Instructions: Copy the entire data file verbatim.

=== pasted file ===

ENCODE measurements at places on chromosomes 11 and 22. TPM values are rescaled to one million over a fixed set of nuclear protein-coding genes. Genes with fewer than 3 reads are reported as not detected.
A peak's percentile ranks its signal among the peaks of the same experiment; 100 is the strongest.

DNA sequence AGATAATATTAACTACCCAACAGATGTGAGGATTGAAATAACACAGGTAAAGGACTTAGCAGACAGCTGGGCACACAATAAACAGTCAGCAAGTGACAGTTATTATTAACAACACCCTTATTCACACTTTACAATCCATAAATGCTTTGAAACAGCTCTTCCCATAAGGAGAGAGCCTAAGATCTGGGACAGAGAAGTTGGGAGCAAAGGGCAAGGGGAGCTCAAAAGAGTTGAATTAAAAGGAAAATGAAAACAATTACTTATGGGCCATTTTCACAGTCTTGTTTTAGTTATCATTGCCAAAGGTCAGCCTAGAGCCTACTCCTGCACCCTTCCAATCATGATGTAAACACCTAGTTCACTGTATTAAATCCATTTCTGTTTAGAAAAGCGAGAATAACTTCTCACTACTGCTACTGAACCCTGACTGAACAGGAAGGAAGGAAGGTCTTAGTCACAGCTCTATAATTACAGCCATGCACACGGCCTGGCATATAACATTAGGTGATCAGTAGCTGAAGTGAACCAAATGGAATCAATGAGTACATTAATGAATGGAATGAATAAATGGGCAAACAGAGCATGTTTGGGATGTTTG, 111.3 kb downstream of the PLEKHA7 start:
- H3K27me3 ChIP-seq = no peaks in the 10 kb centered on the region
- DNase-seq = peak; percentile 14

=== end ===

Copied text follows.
ENCODE measurements at places on chromosomes 11 and 22. TPM values are rescaled to one million over a fixed set of nuclear protein-coding genes. Genes with fewer than 3 reads are reported as not detected.
A peak's percentile ranks its signal among the peaks of the same experiment; 100 is the strongest.

DNA sequence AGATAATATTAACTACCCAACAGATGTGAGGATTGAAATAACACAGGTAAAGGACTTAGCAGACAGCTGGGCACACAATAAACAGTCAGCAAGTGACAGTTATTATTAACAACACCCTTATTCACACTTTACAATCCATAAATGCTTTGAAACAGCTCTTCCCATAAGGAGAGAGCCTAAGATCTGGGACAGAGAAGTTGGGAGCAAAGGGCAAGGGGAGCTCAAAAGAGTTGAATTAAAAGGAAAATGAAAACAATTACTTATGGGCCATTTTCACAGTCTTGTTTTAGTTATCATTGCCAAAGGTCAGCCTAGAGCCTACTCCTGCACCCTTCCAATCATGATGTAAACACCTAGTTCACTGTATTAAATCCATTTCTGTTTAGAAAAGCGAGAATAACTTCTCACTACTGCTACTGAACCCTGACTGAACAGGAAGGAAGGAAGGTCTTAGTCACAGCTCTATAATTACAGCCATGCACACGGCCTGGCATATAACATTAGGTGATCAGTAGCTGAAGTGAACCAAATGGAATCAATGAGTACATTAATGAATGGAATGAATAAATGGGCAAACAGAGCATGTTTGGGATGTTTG, 111.3 kb downstream of the PLEKHA7 start:
- H3K27me3 ChIP-seq = no peaks in the 10 kb centered on the region
- DNase-seq = peak; percentile 14